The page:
A 20-year-old British glamour model has escaped a terrifying ordeal after being kidnapped and auctioned on the dark web.
Chloe Ayling, who lives in Surrey, had travelled to Milan for a photoshoot when she was attacked, drugged, and abducted before being driven to Turin in a suitcase on July 11. According to Italian newspaper La Stampa, the shoot had been booked through her agent who was later asked for a ransom for Ayling's freedom.
A statement from police headquarters in Milan detailed Ayling's ordeal: “Attacked, drugged, handcuffed and closed inside a suitcase, that's how a 20-year-old English model was kidnapped on July 11 in Milan to be sold to the best offer on pornography sites.”
Police have arrested 30-year-old suspect Lukasz Pawel Herba, a Polish national, who they believe is part of a dark web criminal gang called Black Death. The Daily Mailreports that Ayling was given a letter by Black Death on her release, detailing that she was given her freedom due to the fact she has a two-year-old son.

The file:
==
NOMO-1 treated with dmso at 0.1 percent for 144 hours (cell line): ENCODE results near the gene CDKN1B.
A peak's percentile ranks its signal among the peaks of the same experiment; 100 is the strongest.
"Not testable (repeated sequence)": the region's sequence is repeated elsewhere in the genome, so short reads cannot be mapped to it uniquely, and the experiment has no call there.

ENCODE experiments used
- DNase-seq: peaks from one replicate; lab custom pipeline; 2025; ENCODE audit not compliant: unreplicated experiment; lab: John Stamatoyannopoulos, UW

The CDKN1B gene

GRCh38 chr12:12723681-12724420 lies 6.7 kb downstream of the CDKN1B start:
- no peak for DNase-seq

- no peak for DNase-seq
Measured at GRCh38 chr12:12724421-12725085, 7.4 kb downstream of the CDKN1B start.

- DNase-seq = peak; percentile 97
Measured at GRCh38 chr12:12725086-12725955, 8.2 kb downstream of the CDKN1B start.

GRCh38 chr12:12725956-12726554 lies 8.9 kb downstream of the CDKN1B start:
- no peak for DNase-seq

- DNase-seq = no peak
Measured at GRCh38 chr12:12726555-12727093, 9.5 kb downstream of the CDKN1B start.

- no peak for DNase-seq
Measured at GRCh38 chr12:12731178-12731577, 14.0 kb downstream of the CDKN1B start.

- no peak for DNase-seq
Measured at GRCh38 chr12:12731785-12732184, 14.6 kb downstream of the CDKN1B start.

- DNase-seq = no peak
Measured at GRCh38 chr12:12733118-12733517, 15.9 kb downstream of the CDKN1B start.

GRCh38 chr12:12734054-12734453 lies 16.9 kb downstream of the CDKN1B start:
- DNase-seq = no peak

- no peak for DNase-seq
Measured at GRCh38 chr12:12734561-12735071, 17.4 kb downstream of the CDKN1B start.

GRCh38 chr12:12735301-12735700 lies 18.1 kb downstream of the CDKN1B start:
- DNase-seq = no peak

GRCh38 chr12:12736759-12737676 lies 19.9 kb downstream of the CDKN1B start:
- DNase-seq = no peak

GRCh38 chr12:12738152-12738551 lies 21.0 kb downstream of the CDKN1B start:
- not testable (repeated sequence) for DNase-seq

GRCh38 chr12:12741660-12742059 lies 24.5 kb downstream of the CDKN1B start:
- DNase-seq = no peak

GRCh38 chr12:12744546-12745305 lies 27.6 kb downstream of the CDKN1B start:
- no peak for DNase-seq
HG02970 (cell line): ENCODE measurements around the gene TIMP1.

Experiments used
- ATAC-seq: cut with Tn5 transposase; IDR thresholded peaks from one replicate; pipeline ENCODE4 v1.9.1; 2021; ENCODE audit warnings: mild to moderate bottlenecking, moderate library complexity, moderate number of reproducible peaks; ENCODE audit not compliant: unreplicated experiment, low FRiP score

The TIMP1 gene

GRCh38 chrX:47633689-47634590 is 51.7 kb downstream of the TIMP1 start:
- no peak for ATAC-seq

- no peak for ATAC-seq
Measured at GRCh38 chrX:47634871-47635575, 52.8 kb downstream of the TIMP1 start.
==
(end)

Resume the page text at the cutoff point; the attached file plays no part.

Parts of letter read: “You are being released as a huge generosity from Black Death Group. Your release does, however, come with a warning and you should read this letter very carefully.
“A mistake was made by capturing you, especially considering you are a young mother that should have in no circumstances be lured into kidnapping. Second important factor (sic) you are very well aware of is your overall protection by one of our main and very well respected men who made a very clear and solid stance in your case.
“Any sort of disobedience with the above will result in your elimination.”
Speaking to reporters outside her London home on Saturday 5 August, Ayling said, “I am incredibly grateful to the Italian and U.K. authorities for all they have done to secure my safe release. I have just arrived home after four weeks and haven't had time to gather my thoughts. I am not at liberty to say anything further until I have been debriefed by the U.K. police.”
Listings for women on dark web sites including Black Death have been reported on in the past, but questions remained over their legitimacy.